• On June 24, the Army awarded a contract to a New York City firm, and construction began on the Annapolis Junction site on July 2.

• On July 18, the War Department announced that the Maryland camp would be named for the hero of Gettysburg, Philadelphian George G. Meade.

• By Aug. 1, more than 5,500 full-time construction workers were engaged in building Camp Meade.

• On Sept. 15, the initial construction phase was deemed complete and the cantonment was ready to receive troops. The first of 40,000 men began pouring into the camp on Sept. 20 to form the 79th Division.

It had taken 10 weeks, at a cost of $16 million, to go from orchards to a military installation capable of housing, supporting and training a division. By the end of November, when construction was declared to be complete, Camp Meade was the second largest city in Maryland.

In total, 450 million linear feet of lumber had been used to build 1,200 barracks, headquarters, warehouses and hospital facilities. In addition, 52 miles of wooden sewer pipe were laid and 50 miles of wooden water pipes distributed 3 million gallons of water daily to the troops.

From its significant contributions to victory in World War I through Fort Meade units’ engagements during succeeding conflicts — such as World War II, the Korean War, the Vietnam War, the War on Terrorism, the Gulf Wars and others, as well as being the home of cavalry units, America’s Tank Corp and more recently becoming the Nation’s Center for Information, Intelligence and Cyber Operations — Fort Meade has demonstrated the resilience and readiness to serve as an able platform for America’s defense.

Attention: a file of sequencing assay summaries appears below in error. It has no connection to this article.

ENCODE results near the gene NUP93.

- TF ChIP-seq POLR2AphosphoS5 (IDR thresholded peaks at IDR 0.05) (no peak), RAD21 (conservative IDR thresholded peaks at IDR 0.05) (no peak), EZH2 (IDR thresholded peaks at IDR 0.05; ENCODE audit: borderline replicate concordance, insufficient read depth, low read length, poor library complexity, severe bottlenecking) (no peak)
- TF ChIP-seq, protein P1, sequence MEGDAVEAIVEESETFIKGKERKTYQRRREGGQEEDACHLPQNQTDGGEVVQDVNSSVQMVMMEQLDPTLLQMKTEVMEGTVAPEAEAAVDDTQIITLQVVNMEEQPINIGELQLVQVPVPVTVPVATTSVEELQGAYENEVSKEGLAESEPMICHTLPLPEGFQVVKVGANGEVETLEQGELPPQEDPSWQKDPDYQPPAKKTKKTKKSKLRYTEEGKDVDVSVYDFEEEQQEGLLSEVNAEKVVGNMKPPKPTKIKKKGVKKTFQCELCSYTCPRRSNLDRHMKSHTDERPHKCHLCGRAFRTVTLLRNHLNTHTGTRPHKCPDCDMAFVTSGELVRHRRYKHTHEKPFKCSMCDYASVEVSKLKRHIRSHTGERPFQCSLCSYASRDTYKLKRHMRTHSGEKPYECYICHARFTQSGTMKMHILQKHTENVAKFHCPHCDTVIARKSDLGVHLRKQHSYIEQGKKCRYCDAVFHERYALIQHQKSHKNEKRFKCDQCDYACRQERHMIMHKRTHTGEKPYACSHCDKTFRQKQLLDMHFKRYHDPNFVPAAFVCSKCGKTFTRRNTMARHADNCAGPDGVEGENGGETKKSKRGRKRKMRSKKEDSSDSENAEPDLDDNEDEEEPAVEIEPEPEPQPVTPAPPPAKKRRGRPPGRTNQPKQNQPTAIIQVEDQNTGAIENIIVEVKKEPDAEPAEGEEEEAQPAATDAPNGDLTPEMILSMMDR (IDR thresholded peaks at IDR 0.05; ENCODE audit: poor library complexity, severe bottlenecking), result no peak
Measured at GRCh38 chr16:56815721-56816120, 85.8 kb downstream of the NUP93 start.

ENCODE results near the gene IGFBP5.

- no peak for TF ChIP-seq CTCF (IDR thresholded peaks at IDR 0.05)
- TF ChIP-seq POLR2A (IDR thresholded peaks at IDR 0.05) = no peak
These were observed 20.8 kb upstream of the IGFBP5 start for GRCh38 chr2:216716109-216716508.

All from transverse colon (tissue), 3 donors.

Fort Meade 2017

Fort Meade’s current primary mission is to provide a variety of services, including the required infrastructure to ensure a safe and secure environment to more than 119 partner organizations from the Army, Navy, Air Force, Marine Corps and Coast Guard, as well as numerous federal agencies, including U.S. CyberCommand, the National Security Agency, Environmental Protection Agency, Defense Media Activity, Defense Information Systems Agency and the Defense Courier Service.

The installation lies approximately five miles east of Interstate 95 and one-half mile east of the Baltimore-Washington Parkway, between Maryland state Routes 175 and 32, and adjacent to Route 198, and near the communities of Odenton, Laurel, Columbia and Jessup. It is home to more than 56,000 military and civilian employees.

In addition, more than 11,000 service members and their family members reside on post. Fort Meade is Maryland’s largest employer and has the third largest workforce of any Army installation in the U.S.

There are a series of events scheduled to remember and celebrate Fort Meade’s 100 years of service. The 100th Year Gala, scheduled for the evening of June 17 on post at Club Meade, will give proper recognition to the installation’s past, honor its present and demonstrate readiness for future service to the nation.

 

This article was provided by the Fort Meade Public Affairs Office. Portions of its content are taken from an opinion column written by Ret. Col. Kenneth McCreedy, senior director, division of cyber and aerospace, Maryland Department of Commerce, for the Fort Meade SoundOff! newspaper.